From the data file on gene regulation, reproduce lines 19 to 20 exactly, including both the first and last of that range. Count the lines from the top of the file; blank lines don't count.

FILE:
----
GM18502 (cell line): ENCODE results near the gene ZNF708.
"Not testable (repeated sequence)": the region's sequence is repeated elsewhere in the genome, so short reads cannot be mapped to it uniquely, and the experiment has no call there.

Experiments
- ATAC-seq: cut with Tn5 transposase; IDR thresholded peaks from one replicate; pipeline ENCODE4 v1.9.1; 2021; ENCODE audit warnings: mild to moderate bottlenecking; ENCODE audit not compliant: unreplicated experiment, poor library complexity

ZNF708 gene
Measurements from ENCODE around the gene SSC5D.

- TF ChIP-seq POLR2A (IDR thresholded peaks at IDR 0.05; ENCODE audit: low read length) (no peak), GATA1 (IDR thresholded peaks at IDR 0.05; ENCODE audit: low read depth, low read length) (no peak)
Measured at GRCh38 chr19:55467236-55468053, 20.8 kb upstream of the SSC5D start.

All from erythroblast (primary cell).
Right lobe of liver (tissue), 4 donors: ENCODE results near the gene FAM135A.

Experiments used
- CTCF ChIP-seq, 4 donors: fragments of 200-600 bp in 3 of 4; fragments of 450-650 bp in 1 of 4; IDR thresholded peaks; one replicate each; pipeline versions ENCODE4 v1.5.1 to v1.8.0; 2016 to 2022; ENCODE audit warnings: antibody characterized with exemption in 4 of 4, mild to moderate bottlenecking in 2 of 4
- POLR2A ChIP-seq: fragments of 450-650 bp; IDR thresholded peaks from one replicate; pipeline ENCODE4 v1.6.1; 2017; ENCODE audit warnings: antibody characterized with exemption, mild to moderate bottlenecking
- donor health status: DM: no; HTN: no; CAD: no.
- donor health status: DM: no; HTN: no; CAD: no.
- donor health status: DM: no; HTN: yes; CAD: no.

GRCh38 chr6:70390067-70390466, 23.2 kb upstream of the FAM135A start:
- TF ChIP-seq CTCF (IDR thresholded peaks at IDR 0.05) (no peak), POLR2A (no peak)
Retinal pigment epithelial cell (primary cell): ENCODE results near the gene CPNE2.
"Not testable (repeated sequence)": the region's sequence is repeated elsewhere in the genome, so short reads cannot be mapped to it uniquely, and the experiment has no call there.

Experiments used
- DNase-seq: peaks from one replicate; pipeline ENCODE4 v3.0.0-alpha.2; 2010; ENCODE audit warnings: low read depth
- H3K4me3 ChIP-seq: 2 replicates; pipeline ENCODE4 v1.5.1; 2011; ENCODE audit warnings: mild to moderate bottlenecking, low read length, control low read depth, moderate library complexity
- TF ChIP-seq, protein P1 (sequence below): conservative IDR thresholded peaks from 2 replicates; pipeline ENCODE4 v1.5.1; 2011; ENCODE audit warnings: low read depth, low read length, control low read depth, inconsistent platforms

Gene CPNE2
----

Retinal pigment epithelial cell (primary cell): ENCODE results near the gene CPNE2.
"Not testable (repeated sequence)": the region's sequence is repeated elsewhere in the genome, so short reads cannot be mapped to it uniquely, and the experiment has no call there.